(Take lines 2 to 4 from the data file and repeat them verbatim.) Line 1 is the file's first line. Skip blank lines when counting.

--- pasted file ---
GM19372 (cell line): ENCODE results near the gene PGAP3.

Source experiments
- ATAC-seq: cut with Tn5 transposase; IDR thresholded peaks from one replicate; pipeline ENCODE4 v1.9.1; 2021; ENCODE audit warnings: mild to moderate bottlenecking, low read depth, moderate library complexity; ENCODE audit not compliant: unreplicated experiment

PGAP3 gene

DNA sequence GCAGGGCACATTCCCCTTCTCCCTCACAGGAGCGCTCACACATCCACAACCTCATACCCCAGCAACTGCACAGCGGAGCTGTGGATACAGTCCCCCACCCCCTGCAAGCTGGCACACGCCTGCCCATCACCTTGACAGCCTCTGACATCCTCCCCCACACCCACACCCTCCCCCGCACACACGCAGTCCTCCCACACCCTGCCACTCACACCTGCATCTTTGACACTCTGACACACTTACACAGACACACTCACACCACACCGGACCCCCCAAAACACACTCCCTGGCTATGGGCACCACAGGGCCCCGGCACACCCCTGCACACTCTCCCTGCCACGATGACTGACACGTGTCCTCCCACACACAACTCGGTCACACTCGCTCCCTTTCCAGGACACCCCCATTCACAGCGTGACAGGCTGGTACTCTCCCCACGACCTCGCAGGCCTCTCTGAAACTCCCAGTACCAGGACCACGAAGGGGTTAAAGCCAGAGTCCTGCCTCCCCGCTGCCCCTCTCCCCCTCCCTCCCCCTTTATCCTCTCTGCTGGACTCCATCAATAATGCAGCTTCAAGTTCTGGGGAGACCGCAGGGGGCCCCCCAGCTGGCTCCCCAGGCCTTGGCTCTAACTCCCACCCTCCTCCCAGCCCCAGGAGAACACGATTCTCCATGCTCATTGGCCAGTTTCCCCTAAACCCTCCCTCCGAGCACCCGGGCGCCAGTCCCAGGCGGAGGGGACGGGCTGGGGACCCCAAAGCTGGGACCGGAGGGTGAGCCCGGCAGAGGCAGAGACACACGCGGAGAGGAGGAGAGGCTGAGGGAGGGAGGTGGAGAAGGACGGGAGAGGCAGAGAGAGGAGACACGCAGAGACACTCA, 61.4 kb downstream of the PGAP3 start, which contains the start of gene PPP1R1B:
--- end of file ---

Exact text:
Source experiments
- ATAC-seq: cut with Tn5 transposase; IDR thresholded peaks from one replicate; pipeline ENCODE4 v1.9.1; 2021; ENCODE audit warnings: mild to moderate bottlenecking, low read depth, moderate library complexity; ENCODE audit not compliant: unreplicated experiment

PGAP3 gene